John F Dean wrote:Hi Carla,
While I hate sticky boards, when the mouse problem gets bad, I do use them. I make a point of checking the sticky boards a minimum of 4x a day. This has been an especially bad winter for mice on my property. I have 3 cats that have been Largely indoors for the winter. All 3 are mousers. The problem is they will not get on counter tops and shelves ....their rules, not mine. Of course, this provides a significant cat free zone.
Burra Maluca wrote:
Paul Eusey wrote: Any named varietal of fruit anyone has ever eaten came from a cloned tree (not from seed).
Pretty sure that no-one would have bothered cloning or naming a fruit variety if they hadn't eaten a good fruit off a tree grown from seed. They all started somewhere!
Paul Eusey wrote:
I like growing fruit trees from seeds because I have no idea what the fruit is going to be. Most of the time, the fruit isn’t as good as the named varietal fruit it came from, but its fun and interesting regardless. There is a very slight chance to get something brand new, that becomes the next great varietal. If that happens, then I will share with the world via grafting/cuttings/scions/ layering. And that is a fun idea because then I get to name it.
Kim Goodwin wrote:
They even talk about turning your fig into a multi-variety fig through grafting! I'd never thought of that.
M Johnson wrote:I have an orchard with lots of varieties and types, with various ages of trees that I have planted over the past 5-6 years.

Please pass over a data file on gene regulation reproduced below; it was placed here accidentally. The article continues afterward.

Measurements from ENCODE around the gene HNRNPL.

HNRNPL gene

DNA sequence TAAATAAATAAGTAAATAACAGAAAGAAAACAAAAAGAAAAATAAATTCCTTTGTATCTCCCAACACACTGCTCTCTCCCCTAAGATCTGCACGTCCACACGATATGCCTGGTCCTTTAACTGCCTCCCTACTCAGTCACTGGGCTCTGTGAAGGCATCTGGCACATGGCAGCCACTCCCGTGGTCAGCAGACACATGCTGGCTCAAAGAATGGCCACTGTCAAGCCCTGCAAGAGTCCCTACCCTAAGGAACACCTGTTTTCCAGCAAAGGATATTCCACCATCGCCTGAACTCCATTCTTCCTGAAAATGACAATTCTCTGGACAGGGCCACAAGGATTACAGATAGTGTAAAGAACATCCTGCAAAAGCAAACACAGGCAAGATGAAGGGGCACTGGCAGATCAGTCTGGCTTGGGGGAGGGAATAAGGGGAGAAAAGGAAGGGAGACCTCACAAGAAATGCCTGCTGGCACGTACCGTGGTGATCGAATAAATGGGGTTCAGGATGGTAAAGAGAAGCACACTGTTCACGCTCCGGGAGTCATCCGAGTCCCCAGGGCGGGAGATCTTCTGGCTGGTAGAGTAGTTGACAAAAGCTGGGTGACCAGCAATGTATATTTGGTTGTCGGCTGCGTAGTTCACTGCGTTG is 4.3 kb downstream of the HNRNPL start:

This year the bees made it over the winter, no late freeze came, and the trees are hitting a good age to produce.
And man are they packed! Now I have to think about thinning for bigger fruit I think?
Any suggestions? Does it depend on the type of fruit?
Jenny Ives wrote:I would like to cultivate a hedgerow along my fence line. Think it would be a fabulous way of inroducing bioduvesrsitt. Habitat for critters and birds; wind screen; privacy screen.
Currently only a diamond mesh fence between us and our neighbour.
It will have Walnut in it for the pesticide potentially coming from next door.
What else could I plant?
Looking forward to reading your suggestions.
Taylor Shaw wrote:Hello everyone. I have been having some ordeals in the compost department. I received a delivery of compost and it reeks of ammonia. I emailed the company told them the deal and they said, oh no problem go ahead and plant, it will be fine. I read that the ammonia smell is coming from putting too much green material into the pile. If someone could break down the science behind green material vs brown and how that makes/prevents/balances levels of ammonia. Also, what do you think, will the seeds I planted germinate?